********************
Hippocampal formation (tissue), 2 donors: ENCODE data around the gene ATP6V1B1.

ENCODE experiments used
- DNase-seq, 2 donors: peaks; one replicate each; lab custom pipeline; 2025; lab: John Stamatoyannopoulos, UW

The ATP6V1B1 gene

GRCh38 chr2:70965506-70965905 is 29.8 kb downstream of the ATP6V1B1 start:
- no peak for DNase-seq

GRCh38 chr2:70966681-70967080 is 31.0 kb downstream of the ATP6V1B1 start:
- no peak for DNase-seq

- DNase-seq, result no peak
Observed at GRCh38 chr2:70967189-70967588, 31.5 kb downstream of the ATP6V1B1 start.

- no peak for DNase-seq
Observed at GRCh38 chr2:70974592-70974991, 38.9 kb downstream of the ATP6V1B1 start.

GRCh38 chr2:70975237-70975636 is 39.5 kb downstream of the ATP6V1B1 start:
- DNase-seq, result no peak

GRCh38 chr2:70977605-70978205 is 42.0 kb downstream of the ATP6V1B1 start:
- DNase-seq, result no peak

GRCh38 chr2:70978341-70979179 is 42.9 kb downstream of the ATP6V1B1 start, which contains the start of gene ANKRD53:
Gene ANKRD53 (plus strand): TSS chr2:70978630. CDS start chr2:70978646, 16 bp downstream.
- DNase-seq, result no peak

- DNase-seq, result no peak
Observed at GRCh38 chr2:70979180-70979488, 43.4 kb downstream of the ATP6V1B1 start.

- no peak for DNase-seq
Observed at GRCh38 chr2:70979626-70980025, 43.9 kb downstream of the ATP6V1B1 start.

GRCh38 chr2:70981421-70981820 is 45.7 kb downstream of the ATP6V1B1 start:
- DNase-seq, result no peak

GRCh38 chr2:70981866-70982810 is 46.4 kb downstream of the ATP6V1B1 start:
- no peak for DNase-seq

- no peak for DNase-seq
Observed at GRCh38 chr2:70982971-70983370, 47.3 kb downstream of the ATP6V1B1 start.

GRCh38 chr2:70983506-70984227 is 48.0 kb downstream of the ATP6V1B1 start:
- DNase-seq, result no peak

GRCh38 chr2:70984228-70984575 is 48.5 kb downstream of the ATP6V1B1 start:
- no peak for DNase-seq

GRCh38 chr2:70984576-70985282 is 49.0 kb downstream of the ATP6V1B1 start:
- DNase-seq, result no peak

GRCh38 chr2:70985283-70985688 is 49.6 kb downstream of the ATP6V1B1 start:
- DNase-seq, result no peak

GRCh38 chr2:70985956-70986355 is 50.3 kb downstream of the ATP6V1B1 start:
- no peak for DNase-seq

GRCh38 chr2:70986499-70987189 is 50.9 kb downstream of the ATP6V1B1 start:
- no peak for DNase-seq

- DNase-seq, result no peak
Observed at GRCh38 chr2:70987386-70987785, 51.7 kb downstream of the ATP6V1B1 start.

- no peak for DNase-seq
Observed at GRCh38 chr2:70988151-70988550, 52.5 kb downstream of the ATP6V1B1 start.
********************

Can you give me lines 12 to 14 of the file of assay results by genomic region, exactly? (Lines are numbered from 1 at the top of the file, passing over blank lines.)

Observed at GRCh38 chr2:70974592-70974991, 38.9 kb downstream of the ATP6V1B1 start.

GRCh38 chr2:70975237-70975636 is 39.5 kb downstream of the ATP6V1B1 start:
- DNase-seq, result no peak